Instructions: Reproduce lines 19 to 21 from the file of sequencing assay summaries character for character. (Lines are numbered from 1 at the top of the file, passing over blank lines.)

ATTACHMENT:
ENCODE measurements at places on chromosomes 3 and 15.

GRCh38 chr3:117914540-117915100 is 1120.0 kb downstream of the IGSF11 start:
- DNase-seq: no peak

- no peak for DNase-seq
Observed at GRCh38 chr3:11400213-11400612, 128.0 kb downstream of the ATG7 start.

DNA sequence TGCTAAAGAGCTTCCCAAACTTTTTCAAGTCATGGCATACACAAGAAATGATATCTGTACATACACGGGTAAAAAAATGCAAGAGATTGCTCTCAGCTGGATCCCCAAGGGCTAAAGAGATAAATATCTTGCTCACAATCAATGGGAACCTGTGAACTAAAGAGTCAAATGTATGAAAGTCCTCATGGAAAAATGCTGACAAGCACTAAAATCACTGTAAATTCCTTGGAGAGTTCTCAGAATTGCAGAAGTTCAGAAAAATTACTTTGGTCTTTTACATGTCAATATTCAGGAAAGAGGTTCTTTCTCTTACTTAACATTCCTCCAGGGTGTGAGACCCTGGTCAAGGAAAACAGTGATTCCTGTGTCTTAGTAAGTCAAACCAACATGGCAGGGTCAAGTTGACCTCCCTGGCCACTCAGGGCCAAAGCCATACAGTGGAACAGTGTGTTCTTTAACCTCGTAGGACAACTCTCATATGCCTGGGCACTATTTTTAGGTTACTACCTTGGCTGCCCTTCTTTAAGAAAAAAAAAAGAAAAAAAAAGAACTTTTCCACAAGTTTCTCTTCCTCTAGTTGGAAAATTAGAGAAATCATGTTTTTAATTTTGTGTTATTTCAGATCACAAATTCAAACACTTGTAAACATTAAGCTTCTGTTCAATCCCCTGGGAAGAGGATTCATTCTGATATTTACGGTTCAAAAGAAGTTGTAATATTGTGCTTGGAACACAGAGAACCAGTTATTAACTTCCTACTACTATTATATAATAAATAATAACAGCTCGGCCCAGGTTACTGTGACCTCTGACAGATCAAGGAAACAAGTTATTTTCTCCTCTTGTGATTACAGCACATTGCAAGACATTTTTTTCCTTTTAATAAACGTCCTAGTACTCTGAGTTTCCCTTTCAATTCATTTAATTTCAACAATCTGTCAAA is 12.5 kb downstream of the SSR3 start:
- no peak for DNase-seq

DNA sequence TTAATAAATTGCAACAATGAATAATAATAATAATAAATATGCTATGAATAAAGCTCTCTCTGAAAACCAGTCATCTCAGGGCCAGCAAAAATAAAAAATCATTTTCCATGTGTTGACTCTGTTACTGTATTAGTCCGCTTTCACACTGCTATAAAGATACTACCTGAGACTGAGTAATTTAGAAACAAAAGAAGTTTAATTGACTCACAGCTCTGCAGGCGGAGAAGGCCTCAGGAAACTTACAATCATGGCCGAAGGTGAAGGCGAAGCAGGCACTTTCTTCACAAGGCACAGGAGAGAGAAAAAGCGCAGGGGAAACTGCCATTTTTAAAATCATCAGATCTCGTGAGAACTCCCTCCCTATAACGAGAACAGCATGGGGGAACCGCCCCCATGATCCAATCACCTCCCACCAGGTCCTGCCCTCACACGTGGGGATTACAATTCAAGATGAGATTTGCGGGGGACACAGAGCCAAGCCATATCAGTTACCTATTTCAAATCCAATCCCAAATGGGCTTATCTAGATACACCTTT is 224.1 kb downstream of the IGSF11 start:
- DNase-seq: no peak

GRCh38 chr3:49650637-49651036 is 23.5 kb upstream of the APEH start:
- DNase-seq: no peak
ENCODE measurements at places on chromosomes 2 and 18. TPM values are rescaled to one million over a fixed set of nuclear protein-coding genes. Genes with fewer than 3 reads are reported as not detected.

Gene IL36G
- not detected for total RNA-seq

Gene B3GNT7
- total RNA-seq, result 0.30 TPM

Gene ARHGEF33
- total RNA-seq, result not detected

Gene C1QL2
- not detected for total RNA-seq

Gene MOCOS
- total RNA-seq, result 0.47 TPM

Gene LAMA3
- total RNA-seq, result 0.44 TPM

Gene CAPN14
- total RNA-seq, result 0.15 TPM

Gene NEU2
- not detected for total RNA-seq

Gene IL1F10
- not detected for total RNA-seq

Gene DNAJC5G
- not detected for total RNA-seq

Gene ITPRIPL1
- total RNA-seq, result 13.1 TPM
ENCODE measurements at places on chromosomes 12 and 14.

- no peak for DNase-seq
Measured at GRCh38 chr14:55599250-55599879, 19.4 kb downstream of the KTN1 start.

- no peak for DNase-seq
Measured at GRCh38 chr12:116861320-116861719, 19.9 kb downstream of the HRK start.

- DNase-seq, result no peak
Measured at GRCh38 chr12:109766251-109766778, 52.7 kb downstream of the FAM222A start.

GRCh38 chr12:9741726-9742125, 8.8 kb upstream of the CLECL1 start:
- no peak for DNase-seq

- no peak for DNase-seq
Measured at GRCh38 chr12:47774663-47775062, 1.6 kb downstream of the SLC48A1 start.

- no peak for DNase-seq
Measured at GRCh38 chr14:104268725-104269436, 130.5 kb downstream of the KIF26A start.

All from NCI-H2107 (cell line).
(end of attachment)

Gene C1QL2
- not detected for total RNA-seq

Gene MOCOS